Governor Godwin Obaseki of Edo State may have been cowed by the strong stance of the Oba of Benin, Oba Ewuare II, over the return of the stolen Benin artifacts from Germany.
The Oba and Governor Obaseki have sharply disagreed on which institution, between the royal palace of Benin and the state government should take custody of the precious artifacts.
While the palace wants the artifacts to be housed in the Benin Royal Museum to be specially built for that purpose within the palace, Obaseki insisted on housing it a yet to be built Edo Museum for West African Arts in Benin, the Edo State capital.
Piqued by Obaseki’s seeming recalcitrant on the issue, the Oba, in a strong worded statement last week, asked the Federal Government to take custody of the artifacts until the museum to be built within the palace is ready. He also asked for prayers for the governor.
The monarch said: “While anticipating the return of the looted artefacts from Europe, I want to note that attempts to divert the destination or the right of custody of the artefacts is not in the interest of the people of Benin Kingdom, to whom the Palace of the Oba of Benin provides leadership. The looted artefacts awaiting repatriation from Europe are the cultural heritage of the Benin Kingdom created by our ancestors and forefathers within the traditional norms and rites of the kingdom.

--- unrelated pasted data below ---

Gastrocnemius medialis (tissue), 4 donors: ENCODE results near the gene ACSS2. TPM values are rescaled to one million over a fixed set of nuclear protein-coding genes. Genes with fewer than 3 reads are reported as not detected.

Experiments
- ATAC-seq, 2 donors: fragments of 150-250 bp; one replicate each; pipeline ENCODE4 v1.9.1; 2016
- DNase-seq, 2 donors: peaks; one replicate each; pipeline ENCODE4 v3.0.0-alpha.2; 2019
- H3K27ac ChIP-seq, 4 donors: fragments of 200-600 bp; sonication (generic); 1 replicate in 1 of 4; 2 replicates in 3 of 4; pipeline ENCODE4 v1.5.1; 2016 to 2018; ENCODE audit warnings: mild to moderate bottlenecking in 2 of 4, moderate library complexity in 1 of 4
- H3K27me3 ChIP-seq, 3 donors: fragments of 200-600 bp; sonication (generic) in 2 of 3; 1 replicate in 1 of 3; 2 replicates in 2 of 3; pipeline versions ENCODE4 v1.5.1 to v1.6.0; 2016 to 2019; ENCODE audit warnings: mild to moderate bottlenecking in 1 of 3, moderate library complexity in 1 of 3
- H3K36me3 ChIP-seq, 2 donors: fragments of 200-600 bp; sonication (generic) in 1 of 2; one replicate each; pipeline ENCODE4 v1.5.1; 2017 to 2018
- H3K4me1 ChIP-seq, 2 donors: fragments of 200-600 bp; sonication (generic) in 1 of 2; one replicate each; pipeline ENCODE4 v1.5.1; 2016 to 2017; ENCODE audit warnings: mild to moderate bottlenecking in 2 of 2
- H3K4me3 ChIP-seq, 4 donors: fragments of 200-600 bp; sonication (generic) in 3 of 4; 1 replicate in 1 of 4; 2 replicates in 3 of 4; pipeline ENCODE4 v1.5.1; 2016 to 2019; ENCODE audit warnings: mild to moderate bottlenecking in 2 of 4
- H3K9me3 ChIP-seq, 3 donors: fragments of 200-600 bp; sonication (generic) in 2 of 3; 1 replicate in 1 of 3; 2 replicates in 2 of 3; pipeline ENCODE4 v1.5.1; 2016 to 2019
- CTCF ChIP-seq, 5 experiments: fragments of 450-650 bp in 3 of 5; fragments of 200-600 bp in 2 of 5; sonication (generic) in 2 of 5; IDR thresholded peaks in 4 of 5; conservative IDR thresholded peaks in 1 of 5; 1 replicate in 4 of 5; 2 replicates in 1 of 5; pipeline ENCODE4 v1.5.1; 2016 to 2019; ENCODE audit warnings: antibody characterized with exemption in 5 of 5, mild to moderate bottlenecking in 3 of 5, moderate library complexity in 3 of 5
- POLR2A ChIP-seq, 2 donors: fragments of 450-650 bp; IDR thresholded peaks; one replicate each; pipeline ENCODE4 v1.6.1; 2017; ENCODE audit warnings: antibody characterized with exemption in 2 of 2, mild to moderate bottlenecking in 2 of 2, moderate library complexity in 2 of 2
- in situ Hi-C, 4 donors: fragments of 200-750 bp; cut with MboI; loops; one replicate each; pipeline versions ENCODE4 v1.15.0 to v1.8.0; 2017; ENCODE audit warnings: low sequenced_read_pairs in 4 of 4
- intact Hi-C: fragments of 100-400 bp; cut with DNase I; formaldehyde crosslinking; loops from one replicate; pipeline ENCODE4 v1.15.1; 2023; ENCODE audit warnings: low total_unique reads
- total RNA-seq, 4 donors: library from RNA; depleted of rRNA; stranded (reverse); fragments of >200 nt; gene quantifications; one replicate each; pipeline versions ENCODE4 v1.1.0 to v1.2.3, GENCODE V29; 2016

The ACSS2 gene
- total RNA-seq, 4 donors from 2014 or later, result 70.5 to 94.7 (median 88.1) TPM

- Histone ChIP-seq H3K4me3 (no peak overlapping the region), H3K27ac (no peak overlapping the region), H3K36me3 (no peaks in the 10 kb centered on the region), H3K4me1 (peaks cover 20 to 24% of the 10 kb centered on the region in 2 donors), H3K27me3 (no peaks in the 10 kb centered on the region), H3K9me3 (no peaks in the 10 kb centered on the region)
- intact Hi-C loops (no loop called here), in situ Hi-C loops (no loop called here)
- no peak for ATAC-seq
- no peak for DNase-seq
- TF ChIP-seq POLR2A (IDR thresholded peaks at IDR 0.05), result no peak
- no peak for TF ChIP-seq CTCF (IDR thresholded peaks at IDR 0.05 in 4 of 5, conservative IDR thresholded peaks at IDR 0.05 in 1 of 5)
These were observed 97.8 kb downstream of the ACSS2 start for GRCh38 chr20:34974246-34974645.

“They are not property of the state government or any private corporate entity that is not a creation of the Benin Kingdom. The right and only legitimate destination for the artefacts to be repatriated as already pronounced by my father is under the aegis of the Benin Royal Museum that will be sited within the precincts of the Palace of the Oba of Benin, from where they were looted, and also, the proper traditional institution that is also the custodian of all the cultural heritage of the Benin Kingdom.